Over the past 16 years, James has held a variety of senior roles including EMEA Regional Director, General Manager of Global Sales, and Managing Director of Intrepid Group. Appointed as CEO in March 2017, James has been instrumental in the growth of Intrepid, focusing on the dual objectives of growing market for sustainable experience-rich travel and operating a company that balances purpose and profit.
Under his leadership, Intrepid achieved B Corporation certification and recorded four consecutive years of record top and bottom-line growth between 2015 and 2019. In 2018 James was named Hospitality and Tourism Executive of the Year in the CEO Magazine Awards.
We sat down with James to gain a deeper understanding of how and why the travel sector should become more sustainable.
What does sustainability currently look like in the travel industry?
When it comes to responsible ways to travel, some sectors of tourism are turning to innovative solutions that cut carbon emissions and consider the environment first. This includes a combination of increased fuel efficiency, alternative fuels, new technologies carbon capture and carbon offsets.
But sustainability is not just carbon output. It’s about investing in people and the planet, including working to protect and restore ecosystems and supporting the well-being of local communities.
Intrepid Travel has an evolving relationship with the term “sustainability”. All tourism activity has impacts that go far beyond the present sustainability indicators, so we look at the term as an aspiration, not a reality.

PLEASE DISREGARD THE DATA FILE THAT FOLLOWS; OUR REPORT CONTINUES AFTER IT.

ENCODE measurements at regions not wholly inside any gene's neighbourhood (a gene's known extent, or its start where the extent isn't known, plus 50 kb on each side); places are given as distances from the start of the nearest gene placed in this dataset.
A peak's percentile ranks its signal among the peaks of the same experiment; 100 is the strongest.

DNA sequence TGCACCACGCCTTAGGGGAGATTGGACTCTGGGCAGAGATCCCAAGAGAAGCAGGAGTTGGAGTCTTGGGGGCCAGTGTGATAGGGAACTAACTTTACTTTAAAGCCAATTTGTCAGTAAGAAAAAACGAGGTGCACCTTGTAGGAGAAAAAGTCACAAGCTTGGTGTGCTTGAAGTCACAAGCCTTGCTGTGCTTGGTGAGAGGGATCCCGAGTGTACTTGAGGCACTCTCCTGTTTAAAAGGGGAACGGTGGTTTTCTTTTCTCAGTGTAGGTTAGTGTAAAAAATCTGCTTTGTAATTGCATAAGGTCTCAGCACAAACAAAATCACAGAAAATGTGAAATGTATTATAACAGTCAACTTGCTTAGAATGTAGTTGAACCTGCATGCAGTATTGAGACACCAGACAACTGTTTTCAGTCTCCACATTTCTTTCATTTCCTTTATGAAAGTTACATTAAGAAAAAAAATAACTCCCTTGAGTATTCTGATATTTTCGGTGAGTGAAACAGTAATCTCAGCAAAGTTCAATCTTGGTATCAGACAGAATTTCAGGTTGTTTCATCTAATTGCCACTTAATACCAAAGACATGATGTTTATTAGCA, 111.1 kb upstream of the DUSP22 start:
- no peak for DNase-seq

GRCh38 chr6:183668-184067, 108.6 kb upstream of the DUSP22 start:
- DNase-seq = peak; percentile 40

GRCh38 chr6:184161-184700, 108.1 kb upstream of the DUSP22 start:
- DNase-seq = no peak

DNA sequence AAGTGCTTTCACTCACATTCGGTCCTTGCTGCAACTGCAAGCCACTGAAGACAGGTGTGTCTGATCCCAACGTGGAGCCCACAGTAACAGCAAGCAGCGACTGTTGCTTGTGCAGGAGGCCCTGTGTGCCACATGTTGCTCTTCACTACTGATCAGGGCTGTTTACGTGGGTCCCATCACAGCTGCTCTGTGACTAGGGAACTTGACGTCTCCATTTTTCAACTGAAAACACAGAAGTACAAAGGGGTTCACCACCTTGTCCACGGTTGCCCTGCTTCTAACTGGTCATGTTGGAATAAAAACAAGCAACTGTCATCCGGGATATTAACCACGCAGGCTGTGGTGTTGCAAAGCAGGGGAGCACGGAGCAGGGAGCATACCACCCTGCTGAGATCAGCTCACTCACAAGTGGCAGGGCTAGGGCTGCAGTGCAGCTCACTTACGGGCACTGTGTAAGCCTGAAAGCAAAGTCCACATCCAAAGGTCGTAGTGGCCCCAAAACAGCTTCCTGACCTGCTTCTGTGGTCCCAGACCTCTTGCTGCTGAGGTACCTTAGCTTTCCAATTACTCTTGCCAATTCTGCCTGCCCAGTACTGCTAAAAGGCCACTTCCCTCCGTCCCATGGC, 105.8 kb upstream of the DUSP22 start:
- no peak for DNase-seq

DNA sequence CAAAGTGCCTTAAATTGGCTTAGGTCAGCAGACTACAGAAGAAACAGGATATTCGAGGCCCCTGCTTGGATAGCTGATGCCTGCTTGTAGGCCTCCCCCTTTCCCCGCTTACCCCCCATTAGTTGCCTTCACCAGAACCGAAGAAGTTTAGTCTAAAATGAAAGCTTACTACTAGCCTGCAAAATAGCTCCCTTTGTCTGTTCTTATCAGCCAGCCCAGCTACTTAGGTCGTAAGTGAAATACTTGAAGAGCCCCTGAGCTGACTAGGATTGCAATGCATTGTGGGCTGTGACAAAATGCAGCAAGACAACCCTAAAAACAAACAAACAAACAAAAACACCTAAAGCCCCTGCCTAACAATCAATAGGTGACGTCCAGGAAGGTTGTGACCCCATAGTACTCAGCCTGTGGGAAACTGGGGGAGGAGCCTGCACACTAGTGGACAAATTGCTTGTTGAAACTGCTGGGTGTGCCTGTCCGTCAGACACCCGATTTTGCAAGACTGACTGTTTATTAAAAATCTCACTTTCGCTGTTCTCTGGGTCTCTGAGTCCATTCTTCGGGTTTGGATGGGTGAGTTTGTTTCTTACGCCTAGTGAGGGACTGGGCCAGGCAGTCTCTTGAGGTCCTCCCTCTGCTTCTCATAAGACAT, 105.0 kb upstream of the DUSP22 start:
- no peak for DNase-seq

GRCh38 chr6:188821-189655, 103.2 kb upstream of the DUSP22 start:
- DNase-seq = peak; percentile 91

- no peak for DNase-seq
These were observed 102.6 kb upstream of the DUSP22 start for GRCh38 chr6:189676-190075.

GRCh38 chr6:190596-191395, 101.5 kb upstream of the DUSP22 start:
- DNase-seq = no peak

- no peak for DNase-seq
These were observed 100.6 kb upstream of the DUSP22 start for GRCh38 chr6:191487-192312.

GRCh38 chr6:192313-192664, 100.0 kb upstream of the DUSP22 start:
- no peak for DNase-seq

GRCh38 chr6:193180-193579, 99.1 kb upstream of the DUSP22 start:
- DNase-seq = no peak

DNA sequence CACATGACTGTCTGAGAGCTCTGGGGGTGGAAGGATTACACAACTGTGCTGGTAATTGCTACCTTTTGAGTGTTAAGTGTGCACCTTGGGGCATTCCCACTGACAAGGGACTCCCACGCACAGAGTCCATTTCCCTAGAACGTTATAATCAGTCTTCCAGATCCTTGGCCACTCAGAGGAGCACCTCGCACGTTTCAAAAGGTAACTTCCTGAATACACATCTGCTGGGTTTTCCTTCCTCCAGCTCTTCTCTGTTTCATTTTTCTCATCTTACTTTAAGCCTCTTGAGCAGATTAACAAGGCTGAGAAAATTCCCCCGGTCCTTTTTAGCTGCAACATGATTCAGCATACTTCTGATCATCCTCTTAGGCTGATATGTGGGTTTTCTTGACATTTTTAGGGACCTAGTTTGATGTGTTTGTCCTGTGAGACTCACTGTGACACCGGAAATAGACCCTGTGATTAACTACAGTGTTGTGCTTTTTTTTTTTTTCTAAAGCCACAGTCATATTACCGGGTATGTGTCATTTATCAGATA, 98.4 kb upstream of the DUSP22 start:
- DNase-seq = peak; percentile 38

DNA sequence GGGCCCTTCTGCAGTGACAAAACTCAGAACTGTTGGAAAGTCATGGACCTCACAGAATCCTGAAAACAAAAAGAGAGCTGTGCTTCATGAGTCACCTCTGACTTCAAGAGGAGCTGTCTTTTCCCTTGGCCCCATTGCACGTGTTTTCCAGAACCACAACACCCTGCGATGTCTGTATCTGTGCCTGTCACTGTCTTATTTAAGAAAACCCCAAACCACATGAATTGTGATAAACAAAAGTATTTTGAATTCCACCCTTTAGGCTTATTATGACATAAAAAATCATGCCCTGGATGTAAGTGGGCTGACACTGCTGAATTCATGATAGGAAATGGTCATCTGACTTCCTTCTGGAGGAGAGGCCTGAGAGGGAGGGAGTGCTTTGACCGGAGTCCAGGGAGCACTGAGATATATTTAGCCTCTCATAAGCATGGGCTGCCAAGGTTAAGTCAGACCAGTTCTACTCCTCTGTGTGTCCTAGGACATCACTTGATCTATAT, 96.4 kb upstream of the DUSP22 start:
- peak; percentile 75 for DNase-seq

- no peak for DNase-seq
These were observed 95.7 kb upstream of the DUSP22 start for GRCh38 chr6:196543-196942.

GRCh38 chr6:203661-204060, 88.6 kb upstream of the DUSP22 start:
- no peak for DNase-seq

The thing we need to change is how we travel. Our approach to adventure. Fewer, longer trips are better than shorter and more frequent ones. Ferries and trains are better than flights. Slow, immersive, travel is better than fast-paced country hopping. Public transport is better than private. Eating local food is better (and generally more delicious) than eating imported. Step off the worn path, reconnect with nature, and protect the planet.
Intrepid operates in 120 countries around the world, and the frequency of climate-related events is escalating. As a global business, you simply can’t escape it. This is impacting how we run trips, how we get insurance, where and when we travel, and health procedures. It’s changing everything. Climate change has arrived, faster and harder than we ever expected. And now we, as a society, must figure it out.
What is Intrepid Travel doing in 2023 to ensure its business is functioning at the highest level of carbon consciousness?